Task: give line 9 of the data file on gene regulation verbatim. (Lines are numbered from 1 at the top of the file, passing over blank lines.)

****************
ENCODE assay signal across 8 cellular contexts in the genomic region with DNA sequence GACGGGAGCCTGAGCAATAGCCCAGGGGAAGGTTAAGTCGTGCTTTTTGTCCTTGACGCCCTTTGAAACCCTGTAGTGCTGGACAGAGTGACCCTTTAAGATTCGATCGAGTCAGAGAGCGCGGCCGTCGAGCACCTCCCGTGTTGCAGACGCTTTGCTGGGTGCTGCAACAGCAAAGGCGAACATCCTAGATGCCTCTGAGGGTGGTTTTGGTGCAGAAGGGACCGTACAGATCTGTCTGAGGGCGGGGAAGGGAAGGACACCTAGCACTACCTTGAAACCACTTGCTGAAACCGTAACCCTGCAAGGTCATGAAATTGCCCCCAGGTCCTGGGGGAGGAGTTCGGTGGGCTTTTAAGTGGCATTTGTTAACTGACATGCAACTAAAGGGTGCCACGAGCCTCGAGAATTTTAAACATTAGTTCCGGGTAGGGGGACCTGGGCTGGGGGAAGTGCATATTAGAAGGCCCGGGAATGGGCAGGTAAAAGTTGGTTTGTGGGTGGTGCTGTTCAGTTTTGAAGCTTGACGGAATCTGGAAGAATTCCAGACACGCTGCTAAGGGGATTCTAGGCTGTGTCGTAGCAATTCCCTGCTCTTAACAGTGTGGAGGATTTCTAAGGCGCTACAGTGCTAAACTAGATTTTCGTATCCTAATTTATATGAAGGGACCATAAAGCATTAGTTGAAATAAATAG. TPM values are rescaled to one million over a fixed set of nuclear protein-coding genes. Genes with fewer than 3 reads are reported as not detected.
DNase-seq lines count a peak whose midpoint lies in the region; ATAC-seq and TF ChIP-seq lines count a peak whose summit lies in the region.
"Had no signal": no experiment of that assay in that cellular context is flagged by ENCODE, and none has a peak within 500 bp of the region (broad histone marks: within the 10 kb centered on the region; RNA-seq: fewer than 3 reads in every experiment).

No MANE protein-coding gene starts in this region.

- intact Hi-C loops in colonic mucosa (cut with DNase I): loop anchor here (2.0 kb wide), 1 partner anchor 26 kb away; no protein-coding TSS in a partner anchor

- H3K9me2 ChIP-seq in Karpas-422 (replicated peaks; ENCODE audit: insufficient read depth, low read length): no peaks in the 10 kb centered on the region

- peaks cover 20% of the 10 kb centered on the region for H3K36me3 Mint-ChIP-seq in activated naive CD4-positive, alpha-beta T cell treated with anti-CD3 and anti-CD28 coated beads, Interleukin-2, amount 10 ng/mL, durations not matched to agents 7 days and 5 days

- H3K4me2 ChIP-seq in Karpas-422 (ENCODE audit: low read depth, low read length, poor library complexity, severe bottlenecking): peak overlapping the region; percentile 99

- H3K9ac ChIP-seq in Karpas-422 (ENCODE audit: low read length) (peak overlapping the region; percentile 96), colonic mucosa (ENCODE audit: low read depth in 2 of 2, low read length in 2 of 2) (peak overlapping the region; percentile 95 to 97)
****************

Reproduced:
- H3K9ac ChIP-seq in Karpas-422 (ENCODE audit: low read length) (peak overlapping the region; percentile 96), colonic mucosa (ENCODE audit: low read depth in 2 of 2, low read length in 2 of 2) (peak overlapping the region; percentile 95 to 97)